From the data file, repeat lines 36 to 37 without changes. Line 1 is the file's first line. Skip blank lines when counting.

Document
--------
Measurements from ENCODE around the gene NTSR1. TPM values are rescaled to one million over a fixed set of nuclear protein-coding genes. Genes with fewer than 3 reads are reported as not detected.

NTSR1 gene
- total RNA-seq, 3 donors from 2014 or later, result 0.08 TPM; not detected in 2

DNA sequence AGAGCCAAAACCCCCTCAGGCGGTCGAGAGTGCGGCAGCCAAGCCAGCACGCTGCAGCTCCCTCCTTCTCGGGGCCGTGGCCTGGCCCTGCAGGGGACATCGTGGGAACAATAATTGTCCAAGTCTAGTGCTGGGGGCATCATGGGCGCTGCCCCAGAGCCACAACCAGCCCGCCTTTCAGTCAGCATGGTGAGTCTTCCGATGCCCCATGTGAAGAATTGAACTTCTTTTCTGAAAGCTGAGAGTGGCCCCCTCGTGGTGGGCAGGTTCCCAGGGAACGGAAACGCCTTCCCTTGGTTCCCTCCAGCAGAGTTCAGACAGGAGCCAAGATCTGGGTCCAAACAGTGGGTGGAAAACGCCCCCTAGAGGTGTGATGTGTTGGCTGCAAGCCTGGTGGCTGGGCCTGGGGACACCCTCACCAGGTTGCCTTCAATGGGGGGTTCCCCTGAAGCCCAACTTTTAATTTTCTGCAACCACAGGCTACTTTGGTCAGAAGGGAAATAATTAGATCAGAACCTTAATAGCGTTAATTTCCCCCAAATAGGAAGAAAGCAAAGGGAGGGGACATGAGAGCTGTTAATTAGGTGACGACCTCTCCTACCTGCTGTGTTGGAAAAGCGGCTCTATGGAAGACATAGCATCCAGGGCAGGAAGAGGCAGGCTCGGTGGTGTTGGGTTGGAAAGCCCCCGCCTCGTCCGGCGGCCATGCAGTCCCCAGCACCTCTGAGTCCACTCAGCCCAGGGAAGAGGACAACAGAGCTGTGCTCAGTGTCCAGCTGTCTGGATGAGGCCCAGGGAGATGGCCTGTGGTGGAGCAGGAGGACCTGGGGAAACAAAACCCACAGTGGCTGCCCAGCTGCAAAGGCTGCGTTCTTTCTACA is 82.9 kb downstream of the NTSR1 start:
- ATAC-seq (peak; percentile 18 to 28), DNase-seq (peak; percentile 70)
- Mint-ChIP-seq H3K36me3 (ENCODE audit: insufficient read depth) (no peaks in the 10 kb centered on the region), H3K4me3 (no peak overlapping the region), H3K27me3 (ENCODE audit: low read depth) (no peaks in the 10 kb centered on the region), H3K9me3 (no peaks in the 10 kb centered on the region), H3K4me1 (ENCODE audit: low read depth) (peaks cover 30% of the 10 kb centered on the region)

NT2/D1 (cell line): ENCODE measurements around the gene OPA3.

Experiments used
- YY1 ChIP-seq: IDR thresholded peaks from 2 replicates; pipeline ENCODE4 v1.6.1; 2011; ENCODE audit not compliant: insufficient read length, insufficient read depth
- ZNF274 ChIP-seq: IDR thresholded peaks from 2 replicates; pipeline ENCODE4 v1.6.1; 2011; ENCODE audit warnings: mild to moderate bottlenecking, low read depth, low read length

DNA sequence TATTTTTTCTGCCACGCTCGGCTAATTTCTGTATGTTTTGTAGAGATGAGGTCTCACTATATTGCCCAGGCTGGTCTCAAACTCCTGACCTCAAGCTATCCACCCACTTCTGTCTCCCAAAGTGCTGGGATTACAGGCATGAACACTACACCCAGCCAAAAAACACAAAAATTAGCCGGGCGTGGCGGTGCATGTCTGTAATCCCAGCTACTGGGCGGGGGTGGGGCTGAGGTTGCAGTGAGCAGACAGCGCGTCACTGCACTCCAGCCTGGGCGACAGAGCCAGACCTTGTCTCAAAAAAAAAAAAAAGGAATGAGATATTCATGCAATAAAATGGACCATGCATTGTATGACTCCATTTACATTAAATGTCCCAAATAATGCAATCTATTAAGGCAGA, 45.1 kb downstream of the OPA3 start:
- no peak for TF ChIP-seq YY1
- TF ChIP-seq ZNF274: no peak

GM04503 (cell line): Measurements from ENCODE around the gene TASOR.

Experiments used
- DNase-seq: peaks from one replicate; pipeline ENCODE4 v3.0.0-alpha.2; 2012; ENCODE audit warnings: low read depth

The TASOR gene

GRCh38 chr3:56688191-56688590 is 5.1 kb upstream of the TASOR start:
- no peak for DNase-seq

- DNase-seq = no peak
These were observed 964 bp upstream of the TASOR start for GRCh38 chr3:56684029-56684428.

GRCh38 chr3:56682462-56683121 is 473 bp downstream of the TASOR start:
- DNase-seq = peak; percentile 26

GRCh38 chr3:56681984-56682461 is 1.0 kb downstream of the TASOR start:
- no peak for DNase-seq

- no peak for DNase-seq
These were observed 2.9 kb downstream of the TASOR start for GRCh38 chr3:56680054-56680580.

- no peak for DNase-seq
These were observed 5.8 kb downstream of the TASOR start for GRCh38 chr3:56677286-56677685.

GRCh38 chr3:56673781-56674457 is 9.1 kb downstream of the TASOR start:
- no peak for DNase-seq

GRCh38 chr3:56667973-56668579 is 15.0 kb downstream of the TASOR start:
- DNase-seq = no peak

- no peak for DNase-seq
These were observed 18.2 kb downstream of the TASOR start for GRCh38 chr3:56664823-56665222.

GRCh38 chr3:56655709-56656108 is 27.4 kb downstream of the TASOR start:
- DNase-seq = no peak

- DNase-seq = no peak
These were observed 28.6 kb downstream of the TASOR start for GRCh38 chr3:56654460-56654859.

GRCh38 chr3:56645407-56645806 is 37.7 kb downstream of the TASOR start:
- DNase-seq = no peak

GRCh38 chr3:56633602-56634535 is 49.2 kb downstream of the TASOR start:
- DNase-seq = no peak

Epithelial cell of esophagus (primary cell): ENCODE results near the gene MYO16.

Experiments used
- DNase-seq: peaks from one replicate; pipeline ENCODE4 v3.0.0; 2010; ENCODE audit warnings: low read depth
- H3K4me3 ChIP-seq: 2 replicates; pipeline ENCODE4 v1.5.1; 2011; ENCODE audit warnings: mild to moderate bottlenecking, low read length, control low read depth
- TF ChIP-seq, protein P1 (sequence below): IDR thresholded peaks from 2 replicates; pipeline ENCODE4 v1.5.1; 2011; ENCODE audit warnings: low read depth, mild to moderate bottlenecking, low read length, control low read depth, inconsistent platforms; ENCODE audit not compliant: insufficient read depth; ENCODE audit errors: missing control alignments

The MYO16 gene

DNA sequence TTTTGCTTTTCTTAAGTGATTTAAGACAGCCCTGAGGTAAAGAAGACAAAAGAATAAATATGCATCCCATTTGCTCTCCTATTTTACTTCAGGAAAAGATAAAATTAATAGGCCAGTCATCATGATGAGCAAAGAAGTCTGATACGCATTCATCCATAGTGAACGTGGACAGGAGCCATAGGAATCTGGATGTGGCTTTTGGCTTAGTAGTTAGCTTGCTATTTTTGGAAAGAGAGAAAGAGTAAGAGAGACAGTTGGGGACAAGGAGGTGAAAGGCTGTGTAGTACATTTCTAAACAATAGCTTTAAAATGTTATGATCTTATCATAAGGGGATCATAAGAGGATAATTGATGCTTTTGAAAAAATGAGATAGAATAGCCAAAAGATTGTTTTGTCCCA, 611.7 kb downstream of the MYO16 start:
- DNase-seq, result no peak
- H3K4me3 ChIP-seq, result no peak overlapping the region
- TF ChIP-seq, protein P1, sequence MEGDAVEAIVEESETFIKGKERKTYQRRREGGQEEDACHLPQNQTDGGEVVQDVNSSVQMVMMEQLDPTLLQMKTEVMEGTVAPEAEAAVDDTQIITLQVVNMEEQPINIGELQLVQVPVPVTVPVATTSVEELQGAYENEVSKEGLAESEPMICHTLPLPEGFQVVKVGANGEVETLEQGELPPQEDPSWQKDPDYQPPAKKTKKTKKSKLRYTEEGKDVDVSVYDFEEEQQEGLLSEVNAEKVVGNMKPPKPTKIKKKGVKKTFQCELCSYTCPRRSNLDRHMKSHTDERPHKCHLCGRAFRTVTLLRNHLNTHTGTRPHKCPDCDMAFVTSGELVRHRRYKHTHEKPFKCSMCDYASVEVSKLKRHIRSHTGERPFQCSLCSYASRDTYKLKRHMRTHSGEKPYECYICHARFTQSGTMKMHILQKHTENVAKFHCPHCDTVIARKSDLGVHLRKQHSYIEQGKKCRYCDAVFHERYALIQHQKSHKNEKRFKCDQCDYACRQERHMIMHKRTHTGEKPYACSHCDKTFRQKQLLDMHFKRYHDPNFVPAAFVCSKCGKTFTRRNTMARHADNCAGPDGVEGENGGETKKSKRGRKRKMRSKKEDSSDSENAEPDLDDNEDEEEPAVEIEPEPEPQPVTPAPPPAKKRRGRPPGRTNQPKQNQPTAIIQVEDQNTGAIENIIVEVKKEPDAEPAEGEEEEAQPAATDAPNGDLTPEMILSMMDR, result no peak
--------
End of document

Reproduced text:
GRCh38 chr3:56655709-56656108 is 27.4 kb downstream of the TASOR start:
- DNase-seq = no peak